Our survey finds that enterprises are spending big on management systems to meet regulatory requirements.
|Top Security Priorities|
Big Brother is not only watching your security; he is driving the adoption of key technologies that help bring order to the chaos of compliance and management.
"Even though it's a hassle keeping up with the regulations, it's really wonderful because I haven't seen a regulation that asked us to do something that we didn't have to do already," says Wayne Proctor, CISO at Certegy. "What's being asked for are things that I've always wanted to get in the program."
SOX, GLBA, HIPAA, SB 1386, Basel II and scores more regulations have become integral parts of the security lexicon. Since the inception of SOX, enterprises have been racing to beef up their security to improve corporate governance, ensure the integrity of data and prevent breaches that could result in huge fines and, worst-case scenario, jail time.
|The Heat Index|
TheInfoPro interviewed 179 Fortune 1000s about their purchasing plans for IT security products and services. These technologies were then ranked by the immediacy of their planned implementation and level of security spending--the higher the score, the higher the priority and the greater spending level. Here are the top 20 technologies for 2005 and how they compare to 2004's rankings:*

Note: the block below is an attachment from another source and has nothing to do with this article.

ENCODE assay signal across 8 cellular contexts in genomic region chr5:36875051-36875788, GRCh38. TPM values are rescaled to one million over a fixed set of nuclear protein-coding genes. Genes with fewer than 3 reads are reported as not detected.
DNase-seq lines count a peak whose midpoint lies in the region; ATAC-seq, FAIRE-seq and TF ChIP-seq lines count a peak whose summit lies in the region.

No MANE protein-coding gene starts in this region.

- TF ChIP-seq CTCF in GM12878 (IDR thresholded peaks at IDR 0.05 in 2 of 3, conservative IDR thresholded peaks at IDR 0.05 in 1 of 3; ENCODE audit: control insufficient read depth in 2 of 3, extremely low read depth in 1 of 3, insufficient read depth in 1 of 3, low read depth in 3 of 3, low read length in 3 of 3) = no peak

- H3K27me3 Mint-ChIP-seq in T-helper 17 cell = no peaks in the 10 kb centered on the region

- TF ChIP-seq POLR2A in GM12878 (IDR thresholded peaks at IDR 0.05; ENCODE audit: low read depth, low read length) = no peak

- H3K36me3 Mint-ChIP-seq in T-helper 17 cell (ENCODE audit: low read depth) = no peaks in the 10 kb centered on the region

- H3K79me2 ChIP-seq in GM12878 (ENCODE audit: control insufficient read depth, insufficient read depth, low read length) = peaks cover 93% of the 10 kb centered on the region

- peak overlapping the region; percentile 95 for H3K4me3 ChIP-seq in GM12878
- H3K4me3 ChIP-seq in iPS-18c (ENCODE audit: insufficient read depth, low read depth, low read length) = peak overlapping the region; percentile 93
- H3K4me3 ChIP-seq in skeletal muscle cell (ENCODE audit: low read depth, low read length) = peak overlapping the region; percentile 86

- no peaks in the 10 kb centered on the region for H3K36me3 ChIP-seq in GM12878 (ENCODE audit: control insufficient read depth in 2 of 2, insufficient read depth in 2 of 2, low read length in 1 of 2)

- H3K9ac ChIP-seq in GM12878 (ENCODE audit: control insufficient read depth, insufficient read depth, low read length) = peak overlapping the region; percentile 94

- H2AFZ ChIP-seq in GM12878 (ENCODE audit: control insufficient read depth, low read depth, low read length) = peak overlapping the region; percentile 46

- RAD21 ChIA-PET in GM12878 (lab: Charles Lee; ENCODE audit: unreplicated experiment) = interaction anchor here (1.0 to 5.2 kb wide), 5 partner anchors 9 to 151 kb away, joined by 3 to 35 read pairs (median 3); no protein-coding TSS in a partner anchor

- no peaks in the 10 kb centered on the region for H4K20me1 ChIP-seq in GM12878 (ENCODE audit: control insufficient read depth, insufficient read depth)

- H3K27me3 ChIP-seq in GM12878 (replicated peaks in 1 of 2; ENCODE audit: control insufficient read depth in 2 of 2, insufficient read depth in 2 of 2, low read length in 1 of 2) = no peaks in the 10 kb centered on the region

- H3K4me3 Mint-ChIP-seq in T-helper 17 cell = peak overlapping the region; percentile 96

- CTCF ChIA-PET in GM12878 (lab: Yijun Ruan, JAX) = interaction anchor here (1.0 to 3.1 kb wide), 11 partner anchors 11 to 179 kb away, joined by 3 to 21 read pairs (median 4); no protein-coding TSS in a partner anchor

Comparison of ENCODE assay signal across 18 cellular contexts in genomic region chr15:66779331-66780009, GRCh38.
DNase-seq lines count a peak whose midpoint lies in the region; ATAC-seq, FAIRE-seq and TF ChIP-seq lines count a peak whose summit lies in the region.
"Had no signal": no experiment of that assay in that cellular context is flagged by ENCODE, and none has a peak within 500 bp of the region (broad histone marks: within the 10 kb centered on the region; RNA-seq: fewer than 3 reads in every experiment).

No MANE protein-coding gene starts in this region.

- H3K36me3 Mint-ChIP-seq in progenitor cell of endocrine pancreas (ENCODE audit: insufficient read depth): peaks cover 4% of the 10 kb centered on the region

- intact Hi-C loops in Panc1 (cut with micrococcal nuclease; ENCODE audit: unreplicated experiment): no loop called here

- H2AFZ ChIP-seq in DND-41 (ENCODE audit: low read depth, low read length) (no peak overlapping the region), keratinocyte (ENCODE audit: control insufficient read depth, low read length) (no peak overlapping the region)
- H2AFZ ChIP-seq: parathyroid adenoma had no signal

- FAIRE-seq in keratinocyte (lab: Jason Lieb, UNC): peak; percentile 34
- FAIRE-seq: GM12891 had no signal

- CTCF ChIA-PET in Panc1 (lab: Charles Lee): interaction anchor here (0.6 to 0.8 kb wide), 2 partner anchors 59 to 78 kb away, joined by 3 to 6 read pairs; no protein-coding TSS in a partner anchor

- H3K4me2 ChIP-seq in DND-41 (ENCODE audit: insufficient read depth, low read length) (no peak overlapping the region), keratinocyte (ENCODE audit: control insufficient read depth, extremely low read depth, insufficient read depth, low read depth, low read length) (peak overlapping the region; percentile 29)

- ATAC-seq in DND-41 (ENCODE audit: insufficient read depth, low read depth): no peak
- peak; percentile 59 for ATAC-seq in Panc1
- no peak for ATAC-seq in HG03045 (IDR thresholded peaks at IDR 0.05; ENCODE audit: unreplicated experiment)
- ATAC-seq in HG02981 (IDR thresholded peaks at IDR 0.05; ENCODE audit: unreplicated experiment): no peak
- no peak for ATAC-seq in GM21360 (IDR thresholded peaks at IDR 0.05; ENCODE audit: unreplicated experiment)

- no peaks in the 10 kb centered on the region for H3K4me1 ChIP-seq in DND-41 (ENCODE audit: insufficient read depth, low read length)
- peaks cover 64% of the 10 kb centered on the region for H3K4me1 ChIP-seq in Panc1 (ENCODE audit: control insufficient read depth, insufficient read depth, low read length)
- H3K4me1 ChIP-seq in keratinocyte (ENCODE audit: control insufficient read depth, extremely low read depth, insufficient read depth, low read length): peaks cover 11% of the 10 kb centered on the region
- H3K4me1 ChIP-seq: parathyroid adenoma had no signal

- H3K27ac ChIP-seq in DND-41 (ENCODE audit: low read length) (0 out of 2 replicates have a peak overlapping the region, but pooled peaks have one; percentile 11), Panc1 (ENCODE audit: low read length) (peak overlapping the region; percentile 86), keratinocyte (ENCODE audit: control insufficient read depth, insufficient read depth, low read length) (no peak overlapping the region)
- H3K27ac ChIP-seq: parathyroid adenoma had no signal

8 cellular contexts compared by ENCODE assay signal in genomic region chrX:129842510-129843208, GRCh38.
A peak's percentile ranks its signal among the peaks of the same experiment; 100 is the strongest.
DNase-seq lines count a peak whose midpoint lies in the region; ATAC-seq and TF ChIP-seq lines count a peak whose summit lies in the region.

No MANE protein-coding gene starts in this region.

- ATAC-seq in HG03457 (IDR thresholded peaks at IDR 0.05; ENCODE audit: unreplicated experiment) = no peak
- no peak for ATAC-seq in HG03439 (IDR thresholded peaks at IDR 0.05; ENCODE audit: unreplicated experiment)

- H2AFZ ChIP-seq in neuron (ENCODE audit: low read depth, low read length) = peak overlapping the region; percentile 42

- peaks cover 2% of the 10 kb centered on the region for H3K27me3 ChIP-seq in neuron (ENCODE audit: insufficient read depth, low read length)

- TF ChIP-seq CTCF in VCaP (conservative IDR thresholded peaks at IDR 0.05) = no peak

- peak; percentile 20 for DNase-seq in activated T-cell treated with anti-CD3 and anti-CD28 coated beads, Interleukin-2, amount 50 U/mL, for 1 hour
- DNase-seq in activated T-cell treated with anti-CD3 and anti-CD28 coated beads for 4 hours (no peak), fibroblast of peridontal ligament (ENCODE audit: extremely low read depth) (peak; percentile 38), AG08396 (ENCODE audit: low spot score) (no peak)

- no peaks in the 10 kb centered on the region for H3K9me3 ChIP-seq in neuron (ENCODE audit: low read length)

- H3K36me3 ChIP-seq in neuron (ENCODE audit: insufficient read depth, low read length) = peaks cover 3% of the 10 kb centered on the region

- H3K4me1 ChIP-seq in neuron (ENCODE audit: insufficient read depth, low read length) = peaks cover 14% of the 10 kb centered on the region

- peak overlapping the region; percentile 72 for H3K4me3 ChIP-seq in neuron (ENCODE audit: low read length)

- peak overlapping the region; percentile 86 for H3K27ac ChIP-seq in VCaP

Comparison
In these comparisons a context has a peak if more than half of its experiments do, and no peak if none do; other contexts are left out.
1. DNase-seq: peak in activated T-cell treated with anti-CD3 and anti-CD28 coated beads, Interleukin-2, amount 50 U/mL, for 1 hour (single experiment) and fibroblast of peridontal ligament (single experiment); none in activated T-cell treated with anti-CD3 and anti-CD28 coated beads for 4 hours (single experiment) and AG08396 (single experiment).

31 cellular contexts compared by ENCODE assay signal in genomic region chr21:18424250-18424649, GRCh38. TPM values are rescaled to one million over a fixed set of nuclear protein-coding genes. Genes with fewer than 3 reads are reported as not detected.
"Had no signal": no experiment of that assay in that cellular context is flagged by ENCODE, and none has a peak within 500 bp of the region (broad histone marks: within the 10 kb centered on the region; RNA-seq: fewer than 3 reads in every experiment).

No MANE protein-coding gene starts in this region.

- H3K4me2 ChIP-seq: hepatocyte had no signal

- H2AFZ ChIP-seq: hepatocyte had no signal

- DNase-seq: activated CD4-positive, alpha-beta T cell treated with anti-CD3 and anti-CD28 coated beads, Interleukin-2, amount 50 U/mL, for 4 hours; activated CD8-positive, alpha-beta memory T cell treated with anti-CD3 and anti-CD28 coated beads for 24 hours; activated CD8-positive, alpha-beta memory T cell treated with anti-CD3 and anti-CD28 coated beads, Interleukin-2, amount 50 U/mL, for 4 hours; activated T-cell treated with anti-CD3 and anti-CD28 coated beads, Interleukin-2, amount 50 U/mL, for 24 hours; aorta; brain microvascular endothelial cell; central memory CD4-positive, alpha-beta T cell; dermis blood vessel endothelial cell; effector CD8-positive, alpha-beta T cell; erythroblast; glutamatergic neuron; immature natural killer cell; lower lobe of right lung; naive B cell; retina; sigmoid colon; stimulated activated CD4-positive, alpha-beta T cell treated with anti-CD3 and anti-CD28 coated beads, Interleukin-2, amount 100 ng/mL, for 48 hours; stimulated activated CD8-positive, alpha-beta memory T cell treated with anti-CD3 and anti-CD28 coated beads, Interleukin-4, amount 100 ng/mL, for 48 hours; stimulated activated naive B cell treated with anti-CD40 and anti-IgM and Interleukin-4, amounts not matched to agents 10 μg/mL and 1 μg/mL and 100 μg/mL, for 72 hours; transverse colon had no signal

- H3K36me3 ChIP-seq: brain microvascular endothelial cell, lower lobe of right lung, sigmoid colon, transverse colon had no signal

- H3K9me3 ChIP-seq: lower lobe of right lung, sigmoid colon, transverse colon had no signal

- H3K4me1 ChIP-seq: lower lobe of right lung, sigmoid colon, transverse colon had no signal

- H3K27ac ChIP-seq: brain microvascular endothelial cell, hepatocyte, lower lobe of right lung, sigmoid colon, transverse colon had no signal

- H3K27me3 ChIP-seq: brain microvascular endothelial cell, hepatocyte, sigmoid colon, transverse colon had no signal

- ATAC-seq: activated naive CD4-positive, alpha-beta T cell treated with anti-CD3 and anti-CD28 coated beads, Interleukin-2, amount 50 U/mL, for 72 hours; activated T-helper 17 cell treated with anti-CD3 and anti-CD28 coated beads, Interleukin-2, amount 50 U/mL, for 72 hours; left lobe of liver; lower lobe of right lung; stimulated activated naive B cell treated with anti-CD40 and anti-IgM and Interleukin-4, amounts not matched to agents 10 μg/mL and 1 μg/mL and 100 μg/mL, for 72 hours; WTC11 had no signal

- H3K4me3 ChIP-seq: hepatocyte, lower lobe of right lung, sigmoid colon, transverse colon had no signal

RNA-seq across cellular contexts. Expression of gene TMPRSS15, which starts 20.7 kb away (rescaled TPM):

NOTE: No score for 2004 means it didn't make the list last year.
But it's more than just regulatory compliance. Many enterprises are pushing their partners and service providers to adopt tighter security controls to both ensure their own compliance and avoid breaches. This is the challenge facing Certegy, a credit and debit card transaction processing firm that must adhere to SOX in addition to the specific security requirements of the 6,000 banks it services worldwide.
"We're responding to customer demand," says Proctor. "For instance, we participate in the Visa network, doing authorization of people's spending limits. Visa has a reputation to uphold; it needs to be secure. And since everything is networked together, it needs to be assured of the security of its partners."